From Ottawa to Spain and back again: Canadians in the SCW
In June 1935, nearly 2,000 young, unemployed, and angry men living in western Canada and intent on demonstrating their discontent hitched a ride on a train of boxcars to Ottawa. The men who participated in the “On-to-Ottawa Trek” were fed up with the abhorrent conditions in Prime Minister Richard Bennett’s ‘relief camps’ and inspired to take action by members of the Communist Party. When the train reached Regina, their peaceful demonstration quickly degenerated into a bloody street fight after the Royal Canadian Mounted Police (RCMP) ambushed them, breaking up the protest before it ever really got started. A year later, when Generalissimo Francisco Franco led a coup against the democratically elected Republican government, many Trekkers associated Franco’s brutality with the violence they had experienced at the hands of the Mounties during the “On-to-Ottawa Trek”. Of the approximately 1,700 Canadians who volunteered to fight with the International Brigades in the Spanish Civil War, about 500 had participated in the bloody “On-to-Ottawa Trek” in the summer of 1935.
On 8 June 2013, I drove to Ottawa to commemorate the Canadian participation in the Spanish Civil War and ‘finish’ the On-to-Ottawa Trek begun 78 years ago. My passion for studying the International Brigades began in my first year at Oberlin College, yet as a dual Canadian-American citizen, I found that a much greater historiography exists for the American-based Abraham Lincoln Battalion than the Canadian-based Mackenzie-Papineau Battalion. Indeed, the Mac-Paps and other Canadian volunteers have received little attention from scholars outside of Canada, even though Canadians were the largest contingent of the International Brigades proportional to their country of origin. Therefore, I decided that I should learn more about Canada’s role in the Spanish Civil War.
On 8 June, I met with Canadian journalist Michael Petrou, author of Renegades: Canadians in the Spanish Civil War. We discussed just why the Canadian participation remains largely forgotten. According to Petrou, this memory loss arises from the fact that the Canadian volunteers were a much more “eclectic and ethnically diverse” group of men than their American peers. Shortly after their return to Canada, a new war broke out in Europe. The Canadian government declared war against Germany, two years before the United States did. Indeed, between the rapidity of world events, and the general lack of influence of the Communist Party among the Mac-Paps, they rarely stayed in touch after the war. Only in the years just prior to the foundation of the Mackenzie Papineau Memorial in Ottawa did the surviving veterans and their friends and family come together to organize a public monument recognizing their legacy.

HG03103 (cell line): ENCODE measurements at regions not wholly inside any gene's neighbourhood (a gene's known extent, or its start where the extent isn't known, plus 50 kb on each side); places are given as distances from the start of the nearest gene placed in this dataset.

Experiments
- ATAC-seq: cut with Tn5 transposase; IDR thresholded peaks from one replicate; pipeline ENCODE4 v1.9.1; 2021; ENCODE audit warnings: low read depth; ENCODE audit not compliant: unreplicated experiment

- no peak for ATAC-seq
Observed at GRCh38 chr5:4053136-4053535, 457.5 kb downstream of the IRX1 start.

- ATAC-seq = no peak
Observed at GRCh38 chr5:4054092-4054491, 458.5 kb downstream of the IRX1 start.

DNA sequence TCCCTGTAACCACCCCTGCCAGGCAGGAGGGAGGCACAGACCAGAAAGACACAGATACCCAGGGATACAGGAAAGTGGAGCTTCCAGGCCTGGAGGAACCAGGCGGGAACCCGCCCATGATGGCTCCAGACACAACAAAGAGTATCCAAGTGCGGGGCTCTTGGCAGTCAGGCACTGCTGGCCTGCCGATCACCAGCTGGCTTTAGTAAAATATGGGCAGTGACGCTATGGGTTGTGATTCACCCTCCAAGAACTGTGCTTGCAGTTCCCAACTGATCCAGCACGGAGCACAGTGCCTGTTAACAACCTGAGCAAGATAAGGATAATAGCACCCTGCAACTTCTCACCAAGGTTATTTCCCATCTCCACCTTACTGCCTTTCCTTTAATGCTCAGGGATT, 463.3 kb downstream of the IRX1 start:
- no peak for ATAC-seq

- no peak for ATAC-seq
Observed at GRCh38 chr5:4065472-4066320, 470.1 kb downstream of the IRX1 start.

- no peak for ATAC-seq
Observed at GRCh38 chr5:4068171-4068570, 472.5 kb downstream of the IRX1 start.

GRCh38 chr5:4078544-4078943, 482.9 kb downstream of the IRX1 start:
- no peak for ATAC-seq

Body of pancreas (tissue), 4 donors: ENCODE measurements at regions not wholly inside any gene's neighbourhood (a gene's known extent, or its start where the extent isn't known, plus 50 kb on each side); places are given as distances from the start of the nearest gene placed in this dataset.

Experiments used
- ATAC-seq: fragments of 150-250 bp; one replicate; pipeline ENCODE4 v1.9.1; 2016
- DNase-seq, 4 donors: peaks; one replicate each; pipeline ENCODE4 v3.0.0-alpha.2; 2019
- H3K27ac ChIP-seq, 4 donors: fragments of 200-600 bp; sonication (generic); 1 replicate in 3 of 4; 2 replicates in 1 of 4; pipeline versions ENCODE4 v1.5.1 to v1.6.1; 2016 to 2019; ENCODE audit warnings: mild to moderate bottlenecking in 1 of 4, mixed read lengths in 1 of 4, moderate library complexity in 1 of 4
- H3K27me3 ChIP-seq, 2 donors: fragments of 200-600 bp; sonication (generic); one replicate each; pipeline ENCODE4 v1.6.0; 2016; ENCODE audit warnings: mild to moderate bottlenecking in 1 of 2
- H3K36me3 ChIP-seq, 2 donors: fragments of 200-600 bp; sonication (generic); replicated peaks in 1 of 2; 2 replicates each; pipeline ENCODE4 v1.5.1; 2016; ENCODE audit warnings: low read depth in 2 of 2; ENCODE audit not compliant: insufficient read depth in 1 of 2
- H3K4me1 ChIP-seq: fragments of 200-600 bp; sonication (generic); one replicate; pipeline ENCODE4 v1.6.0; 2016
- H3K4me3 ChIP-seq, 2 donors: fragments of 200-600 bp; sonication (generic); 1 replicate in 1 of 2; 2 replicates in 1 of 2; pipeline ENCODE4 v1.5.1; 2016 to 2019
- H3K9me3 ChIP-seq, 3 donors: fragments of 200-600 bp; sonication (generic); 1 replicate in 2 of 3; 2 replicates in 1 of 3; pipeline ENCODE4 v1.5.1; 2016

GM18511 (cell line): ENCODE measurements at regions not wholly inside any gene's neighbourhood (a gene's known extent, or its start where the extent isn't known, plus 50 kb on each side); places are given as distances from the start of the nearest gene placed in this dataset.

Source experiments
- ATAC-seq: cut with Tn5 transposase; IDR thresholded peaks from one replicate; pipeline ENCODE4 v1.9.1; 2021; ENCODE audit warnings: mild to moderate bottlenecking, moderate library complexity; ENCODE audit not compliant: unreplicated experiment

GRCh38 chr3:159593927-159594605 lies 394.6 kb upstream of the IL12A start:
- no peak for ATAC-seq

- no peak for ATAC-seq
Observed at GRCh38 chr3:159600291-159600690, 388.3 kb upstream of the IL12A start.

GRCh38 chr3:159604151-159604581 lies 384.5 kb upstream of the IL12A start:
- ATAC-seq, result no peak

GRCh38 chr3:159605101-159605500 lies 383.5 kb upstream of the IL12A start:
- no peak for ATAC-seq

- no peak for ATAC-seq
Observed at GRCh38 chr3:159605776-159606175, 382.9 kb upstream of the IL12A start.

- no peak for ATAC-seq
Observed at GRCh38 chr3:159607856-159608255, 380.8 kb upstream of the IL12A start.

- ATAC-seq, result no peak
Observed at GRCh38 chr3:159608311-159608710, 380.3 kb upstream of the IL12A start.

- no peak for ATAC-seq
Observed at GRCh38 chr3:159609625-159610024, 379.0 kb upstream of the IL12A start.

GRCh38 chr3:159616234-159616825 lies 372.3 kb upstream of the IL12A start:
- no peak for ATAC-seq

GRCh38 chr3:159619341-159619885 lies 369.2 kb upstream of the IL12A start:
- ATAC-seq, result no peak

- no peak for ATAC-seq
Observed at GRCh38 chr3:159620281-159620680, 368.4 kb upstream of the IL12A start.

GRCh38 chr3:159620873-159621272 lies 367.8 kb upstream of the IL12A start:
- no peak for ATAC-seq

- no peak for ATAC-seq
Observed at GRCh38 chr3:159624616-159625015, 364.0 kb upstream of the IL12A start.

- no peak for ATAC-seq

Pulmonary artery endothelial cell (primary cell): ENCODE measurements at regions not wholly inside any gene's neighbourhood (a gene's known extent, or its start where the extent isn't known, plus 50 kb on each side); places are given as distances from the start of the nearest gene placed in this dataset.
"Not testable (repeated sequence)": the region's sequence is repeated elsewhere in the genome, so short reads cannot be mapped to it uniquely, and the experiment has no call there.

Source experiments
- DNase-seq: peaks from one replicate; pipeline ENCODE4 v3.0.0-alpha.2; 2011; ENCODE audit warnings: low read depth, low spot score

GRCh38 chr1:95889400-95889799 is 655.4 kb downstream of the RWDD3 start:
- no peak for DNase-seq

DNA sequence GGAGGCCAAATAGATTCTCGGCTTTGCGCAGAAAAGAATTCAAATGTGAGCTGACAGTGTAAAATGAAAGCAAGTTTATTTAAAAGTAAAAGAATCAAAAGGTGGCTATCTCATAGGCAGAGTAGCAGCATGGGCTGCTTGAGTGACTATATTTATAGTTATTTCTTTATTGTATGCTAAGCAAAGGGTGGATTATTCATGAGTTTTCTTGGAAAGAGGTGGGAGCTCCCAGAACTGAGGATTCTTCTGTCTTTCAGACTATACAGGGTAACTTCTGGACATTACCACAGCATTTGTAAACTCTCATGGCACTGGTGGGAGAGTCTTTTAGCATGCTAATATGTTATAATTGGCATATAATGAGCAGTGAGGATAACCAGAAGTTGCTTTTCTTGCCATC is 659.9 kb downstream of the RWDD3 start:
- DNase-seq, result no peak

After my interview with Michael Petrou, I walked over to the Mac-Paps monument, unveiled in October 2001. It stands amongst monuments honoring the Canadian Royal Air Force and Canadian artillerymen. In this understated way, it acknowledges Canadians’ first fight against fascism. Indeed, during the unveiling ceremony, Governor General Adrienne Clarkson remarked:
“It is fitting that we recognize, 65 years later, the historic moment for which these men and women went to fight in a foreign war, a war which was not their own, a war in which Canada was not involved as a nation.
“It is fitting also that a memorial to them be erected in this beautiful park in the nation’s capital. . . . Canadians do things for many reasons. We have a free society in which we give each other room to make decisions, to express ourselves, to have different political points of view. And the Mac-Paps decided that this cause was important enough for them to face the anger of their own government; to face the consternation of many of their fellow citizens at that time and for decades to come; and to face a life afterwards in which very few people would take the least interest in the kind of idealism that had sent them to Spain in the first place.”
Moved by the prominence, size, and beauty of the monument, I returned to my hotel room to prepare for my interview with Dr. Amber Lloydlangston, curator of a new exhibit at the Canadian War Museum entitled “Peace: The Exhibition.” In our talk, Lloydlangston said that she wanted to “show the different ways that Canadians seek peace.” The exhibit begins with an examination of Canada’s role in Afghanistan, arguing that those who supported the war and those who opposed it both took action for their version of peace. The next section of the exhibit is a small yet impressive section on Canadian participation in the Spanish Civil War. Included in this section are a “not valid for travel in Spain” passport, a pamphlet sold to raise money for the Mac-Paps, and a six-year-old’s drawing of his experiences in Spain. While Lloydlangston insisted that this exhibit did not constitute a formal recognition of the Mac-Paps by the Canadian government, I was pleased to see such a popular museum putting forth an effort to teach its visitors about the debate surrounding the volunteers. And, as Lloydlangston and I enthusiastically agreed, it’s an absolute thrill to see an actual “not valid for travel in Spain” passport in real life.
The recent death of Jules Paivio, the last Canadian volunteer signifies a new chapter in the teaching of Canadian participation of the Spanish Civil War. However, as I learned on my Ottawa trek, this history it is by no means forgotten. You just need to know where to look for it.